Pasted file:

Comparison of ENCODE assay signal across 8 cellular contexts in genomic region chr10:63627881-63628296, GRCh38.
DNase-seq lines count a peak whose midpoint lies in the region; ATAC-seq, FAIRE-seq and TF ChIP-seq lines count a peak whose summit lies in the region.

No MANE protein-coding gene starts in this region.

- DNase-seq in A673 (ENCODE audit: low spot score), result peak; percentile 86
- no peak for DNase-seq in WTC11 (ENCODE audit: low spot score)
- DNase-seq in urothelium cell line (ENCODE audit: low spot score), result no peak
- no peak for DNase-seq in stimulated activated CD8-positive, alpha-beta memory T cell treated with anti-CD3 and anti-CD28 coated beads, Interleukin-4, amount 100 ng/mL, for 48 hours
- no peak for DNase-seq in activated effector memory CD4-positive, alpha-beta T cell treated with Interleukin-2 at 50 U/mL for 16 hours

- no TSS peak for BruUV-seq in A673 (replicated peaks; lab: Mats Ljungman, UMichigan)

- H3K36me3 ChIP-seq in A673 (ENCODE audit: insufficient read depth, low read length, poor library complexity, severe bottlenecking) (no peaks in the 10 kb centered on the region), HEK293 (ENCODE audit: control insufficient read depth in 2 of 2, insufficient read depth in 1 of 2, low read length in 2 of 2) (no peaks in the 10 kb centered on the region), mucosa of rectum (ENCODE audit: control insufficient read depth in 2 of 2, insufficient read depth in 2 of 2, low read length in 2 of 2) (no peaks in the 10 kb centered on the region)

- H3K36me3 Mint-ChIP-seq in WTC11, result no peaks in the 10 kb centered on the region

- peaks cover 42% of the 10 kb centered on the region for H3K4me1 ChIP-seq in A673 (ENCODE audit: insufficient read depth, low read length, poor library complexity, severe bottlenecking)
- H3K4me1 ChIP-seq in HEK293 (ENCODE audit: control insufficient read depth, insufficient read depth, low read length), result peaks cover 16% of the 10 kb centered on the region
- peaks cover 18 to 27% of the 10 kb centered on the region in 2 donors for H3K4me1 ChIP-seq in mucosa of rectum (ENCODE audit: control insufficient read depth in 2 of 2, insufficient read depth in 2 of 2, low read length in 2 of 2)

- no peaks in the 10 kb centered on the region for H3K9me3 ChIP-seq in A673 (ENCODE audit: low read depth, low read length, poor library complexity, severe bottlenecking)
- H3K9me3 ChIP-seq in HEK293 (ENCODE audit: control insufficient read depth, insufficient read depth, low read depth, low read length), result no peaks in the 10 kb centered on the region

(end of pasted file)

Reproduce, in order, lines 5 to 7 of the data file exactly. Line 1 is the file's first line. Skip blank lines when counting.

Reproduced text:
- no peak for DNase-seq in WTC11 (ENCODE audit: low spot score)
- DNase-seq in urothelium cell line (ENCODE audit: low spot score), result no peak
- no peak for DNase-seq in stimulated activated CD8-positive, alpha-beta memory T cell treated with anti-CD3 and anti-CD28 coated beads, Interleukin-4, amount 100 ng/mL, for 48 hours